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Saudi’s Mobily Suspends CEO After Earnings Debacle

Saudi’s Mobily Suspends CEO After Earnings Debacle

Errors in Mobily’s accounting led the company to restate 18 months of previously-announced earnings, wiping out $381 million of prior profits.

Mobily, Saudi Arabia’s second-biggest telecoms network operator, said on Sunday it has suspended its chief executive Khalid al-Kaf and put his deputy Serkan Okandan in temporary charge pending an investigation into accounting errors.

Earlier this month the company announced a restatement of its results which it blamed on accounting errors, wiping out SAR1.43 billion ($381 million) of previously reported profits and sending its share price tumbling.

Kaf will be suspended until Mobily’s audit committee completes its investigation into these errors, the company said in a statement.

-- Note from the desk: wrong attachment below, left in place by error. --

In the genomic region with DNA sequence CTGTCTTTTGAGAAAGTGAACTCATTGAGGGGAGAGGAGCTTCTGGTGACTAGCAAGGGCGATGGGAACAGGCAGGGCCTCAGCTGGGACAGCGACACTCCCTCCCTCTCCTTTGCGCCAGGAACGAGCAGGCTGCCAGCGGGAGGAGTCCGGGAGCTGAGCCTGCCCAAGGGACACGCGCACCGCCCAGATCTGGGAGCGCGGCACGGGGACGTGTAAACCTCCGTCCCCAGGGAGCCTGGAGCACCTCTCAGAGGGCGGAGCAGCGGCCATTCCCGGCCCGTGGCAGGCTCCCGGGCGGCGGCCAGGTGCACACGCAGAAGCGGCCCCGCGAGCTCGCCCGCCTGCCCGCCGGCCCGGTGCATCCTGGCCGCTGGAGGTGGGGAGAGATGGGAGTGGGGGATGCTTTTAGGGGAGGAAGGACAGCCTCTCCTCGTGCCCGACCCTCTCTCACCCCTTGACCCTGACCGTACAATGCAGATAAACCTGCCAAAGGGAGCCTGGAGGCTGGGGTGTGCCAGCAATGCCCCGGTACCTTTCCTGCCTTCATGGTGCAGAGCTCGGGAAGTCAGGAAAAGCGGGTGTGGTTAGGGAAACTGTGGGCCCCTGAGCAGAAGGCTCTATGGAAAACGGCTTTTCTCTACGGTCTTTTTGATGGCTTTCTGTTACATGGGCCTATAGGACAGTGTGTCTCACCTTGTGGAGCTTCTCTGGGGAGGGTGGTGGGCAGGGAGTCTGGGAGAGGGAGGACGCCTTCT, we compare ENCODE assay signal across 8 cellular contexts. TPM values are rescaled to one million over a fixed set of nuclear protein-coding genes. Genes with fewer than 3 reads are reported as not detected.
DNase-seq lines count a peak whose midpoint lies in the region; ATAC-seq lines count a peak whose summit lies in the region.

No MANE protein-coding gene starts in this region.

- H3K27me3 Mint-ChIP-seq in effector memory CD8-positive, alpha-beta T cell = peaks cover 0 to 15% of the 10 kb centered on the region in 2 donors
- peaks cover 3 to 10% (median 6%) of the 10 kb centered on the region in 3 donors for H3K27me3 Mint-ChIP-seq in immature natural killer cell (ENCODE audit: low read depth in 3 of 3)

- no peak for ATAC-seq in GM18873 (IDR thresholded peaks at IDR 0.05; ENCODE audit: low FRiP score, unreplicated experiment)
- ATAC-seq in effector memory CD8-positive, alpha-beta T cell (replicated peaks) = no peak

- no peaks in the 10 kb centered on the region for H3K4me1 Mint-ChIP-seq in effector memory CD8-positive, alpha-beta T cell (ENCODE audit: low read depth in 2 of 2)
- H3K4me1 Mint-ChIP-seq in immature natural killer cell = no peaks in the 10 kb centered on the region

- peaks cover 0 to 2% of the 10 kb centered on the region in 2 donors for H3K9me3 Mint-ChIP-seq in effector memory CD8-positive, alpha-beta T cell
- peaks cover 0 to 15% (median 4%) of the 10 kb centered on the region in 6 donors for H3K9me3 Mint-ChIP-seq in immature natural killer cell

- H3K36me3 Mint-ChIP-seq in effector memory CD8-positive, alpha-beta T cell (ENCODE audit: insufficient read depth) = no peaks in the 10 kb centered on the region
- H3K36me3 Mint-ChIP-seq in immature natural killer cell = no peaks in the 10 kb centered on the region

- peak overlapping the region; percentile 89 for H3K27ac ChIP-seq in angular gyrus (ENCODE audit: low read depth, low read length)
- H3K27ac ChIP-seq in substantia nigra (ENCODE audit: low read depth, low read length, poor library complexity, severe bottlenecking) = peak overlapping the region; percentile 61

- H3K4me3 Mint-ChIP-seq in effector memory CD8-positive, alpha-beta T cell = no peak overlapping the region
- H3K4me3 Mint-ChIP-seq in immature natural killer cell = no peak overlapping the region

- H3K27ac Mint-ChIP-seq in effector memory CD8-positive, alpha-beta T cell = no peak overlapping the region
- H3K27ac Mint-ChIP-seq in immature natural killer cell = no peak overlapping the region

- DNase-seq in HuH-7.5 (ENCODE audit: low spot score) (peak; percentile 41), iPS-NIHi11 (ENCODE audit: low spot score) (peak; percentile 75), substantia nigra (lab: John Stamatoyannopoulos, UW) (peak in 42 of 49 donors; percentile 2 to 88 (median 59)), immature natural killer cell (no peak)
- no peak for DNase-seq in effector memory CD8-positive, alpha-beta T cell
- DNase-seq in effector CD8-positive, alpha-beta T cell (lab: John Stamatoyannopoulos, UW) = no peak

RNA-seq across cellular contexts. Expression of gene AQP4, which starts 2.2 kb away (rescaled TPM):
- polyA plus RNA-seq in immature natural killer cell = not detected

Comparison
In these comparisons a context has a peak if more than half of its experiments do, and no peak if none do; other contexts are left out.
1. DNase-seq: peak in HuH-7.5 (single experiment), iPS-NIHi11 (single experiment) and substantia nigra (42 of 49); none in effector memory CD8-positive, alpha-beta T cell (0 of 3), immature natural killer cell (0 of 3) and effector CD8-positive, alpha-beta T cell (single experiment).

Kaf was the Gulf’s longest-serving CEO in the sector, taking the helm at Mobily in 2005 after 19 years at United Arab Emirates’ Etisalat, which owns 27.5 per cent of Mobily.

On Nov. 5 Etisalat cut its own profits by SAR162 million following Mobily’s results restatement.

Okandan, Etisalat’s chief financial officer, was appointed as deputy CEO of Mobily in October, while Etisalat’s chief executive Ahmad Julfar is also a director of Mobily and chairman of its Risk Management Committee. Another senior Etisalat executive Essa Al-Haddad also sits on Mobily’s board, according to Etisalat’s 2013 annual report.

Mobily’s share price has fallen 36 per cent since late October, when rumours began to circulate that something was amiss with the company’s results, wiping out SAR6.56 billion from the value of Etisalat’s stake, according to Reuters calculations.

Mobily began operations in 2005, ending Saudi Telecom Co’s (STC) monopoly, and it turned profitable the following year, marking the start of the operator’s remarkable rise.

Its annual profits more than quadrupled from 2006 to 2009 to reach SAR3 billion that year, Reuters data shows.

Mobily reported a record annual profit in 2013 of SAR6.68 billion, up 11 per cent from the previous year, although that result has now been cut in the restatement.

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